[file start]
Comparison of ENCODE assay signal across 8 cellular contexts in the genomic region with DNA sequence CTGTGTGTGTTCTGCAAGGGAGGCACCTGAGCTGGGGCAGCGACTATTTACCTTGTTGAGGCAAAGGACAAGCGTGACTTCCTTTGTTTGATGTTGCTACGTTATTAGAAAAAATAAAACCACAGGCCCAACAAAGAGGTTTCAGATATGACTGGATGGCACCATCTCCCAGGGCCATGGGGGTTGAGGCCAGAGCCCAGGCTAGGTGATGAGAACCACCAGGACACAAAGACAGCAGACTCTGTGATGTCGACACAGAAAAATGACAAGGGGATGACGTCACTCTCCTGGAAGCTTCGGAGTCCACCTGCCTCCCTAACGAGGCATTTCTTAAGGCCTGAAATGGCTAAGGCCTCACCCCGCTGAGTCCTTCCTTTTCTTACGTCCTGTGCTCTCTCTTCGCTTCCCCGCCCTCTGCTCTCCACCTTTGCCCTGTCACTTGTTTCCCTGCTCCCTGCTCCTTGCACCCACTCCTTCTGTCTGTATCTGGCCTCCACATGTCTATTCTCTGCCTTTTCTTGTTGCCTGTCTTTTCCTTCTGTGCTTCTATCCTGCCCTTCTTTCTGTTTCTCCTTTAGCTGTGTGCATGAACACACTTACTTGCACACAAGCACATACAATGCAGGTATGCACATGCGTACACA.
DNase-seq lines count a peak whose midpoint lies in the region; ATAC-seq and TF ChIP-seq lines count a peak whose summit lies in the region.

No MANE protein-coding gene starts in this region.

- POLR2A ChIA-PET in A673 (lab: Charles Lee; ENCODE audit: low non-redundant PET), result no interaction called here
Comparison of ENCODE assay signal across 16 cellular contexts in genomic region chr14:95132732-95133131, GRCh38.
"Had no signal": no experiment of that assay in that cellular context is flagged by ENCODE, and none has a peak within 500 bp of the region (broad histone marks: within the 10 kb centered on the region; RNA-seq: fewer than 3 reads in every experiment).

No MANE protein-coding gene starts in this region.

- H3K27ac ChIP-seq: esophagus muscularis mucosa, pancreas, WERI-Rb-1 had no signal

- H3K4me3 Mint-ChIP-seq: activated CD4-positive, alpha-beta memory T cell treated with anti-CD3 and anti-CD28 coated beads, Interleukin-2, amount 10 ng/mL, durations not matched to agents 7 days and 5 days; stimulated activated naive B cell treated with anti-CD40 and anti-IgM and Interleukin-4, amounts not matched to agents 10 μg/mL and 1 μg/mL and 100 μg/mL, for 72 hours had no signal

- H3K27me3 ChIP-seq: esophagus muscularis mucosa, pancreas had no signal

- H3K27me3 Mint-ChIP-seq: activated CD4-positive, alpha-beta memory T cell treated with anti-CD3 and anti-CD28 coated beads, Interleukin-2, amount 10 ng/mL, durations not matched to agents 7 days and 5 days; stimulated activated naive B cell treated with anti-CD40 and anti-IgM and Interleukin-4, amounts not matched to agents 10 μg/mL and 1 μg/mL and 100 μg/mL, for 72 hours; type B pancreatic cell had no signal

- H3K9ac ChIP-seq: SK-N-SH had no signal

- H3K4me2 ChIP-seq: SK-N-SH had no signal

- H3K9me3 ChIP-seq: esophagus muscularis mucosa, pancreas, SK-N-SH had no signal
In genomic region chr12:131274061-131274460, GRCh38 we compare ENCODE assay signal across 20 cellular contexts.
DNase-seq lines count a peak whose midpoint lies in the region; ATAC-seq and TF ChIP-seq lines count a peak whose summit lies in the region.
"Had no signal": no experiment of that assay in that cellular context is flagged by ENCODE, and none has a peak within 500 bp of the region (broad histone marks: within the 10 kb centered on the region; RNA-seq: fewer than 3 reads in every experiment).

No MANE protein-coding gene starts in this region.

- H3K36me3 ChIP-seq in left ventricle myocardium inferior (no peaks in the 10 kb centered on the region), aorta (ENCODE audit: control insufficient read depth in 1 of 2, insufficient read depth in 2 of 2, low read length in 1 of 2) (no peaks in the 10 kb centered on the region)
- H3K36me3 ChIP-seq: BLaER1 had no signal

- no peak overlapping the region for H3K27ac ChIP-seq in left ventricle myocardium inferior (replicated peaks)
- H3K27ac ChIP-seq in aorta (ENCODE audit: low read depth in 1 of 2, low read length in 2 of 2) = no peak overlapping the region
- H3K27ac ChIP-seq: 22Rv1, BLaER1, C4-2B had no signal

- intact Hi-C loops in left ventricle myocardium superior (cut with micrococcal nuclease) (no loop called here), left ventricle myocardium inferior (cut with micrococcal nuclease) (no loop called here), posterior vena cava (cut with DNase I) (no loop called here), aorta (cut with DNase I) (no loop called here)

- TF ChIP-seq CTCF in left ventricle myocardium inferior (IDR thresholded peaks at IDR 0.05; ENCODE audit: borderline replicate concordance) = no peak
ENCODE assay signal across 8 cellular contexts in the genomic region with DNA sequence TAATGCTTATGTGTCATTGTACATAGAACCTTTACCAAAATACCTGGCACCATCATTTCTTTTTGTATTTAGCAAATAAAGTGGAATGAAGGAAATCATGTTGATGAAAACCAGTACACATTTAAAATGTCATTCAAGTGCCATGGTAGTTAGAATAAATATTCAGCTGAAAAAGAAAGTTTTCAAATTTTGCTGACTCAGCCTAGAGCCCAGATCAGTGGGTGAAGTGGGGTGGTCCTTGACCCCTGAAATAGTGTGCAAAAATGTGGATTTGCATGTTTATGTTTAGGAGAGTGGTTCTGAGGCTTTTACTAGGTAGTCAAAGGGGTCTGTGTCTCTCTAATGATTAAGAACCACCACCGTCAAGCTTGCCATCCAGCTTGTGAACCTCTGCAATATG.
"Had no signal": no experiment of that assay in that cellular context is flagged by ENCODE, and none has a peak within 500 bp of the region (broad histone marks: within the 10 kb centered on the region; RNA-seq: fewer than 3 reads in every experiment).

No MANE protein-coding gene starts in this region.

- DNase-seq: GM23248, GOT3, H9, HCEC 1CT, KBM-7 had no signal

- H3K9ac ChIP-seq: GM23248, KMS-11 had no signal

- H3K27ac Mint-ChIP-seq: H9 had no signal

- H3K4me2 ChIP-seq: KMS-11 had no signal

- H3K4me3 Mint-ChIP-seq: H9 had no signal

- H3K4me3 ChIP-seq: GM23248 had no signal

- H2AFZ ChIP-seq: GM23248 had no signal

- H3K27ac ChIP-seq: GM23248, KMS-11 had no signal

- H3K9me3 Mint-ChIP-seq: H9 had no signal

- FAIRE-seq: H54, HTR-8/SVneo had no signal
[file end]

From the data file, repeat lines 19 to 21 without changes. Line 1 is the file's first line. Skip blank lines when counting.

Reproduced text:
- H3K36me3 ChIP-seq in left ventricle myocardium inferior (no peaks in the 10 kb centered on the region), aorta (ENCODE audit: control insufficient read depth in 1 of 2, insufficient read depth in 2 of 2, low read length in 1 of 2) (no peaks in the 10 kb centered on the region)
- H3K36me3 ChIP-seq: BLaER1 had no signal

- no peak overlapping the region for H3K27ac ChIP-seq in left ventricle myocardium inferior (replicated peaks)